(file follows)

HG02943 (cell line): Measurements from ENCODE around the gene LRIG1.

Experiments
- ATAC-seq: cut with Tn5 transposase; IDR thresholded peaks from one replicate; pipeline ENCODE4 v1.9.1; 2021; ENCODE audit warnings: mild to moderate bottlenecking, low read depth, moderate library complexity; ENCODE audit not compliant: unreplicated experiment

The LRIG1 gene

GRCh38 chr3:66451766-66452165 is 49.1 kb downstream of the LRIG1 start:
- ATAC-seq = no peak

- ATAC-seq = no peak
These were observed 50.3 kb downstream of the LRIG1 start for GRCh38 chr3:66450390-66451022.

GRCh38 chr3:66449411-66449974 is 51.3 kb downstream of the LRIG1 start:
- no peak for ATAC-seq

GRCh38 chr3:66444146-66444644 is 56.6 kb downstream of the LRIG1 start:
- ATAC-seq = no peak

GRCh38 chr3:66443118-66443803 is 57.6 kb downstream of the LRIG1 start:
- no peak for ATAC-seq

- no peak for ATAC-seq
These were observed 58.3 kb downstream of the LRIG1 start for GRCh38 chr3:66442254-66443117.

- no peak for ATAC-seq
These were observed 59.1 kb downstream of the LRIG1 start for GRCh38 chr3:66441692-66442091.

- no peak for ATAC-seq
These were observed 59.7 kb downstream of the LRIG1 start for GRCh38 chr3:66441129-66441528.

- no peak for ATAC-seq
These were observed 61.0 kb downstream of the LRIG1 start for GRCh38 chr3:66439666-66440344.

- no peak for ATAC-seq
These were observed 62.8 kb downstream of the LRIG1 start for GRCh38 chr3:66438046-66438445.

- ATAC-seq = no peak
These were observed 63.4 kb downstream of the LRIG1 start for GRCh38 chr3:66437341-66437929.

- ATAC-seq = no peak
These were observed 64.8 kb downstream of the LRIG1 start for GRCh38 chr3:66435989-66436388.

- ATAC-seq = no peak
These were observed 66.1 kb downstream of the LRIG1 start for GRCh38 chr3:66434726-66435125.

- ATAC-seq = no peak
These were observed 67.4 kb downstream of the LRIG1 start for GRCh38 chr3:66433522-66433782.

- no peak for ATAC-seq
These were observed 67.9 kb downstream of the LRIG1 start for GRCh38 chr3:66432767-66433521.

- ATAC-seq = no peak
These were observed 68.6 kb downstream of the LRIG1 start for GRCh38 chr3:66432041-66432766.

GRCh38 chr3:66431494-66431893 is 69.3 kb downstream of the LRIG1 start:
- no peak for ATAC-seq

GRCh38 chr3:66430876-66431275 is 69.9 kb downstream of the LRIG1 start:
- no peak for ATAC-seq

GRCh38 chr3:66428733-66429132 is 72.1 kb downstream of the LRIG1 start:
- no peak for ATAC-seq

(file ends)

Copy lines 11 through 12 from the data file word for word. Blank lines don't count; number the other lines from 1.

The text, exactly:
GRCh38 chr3:66444146-66444644 is 56.6 kb downstream of the LRIG1 start:
- ATAC-seq = no peak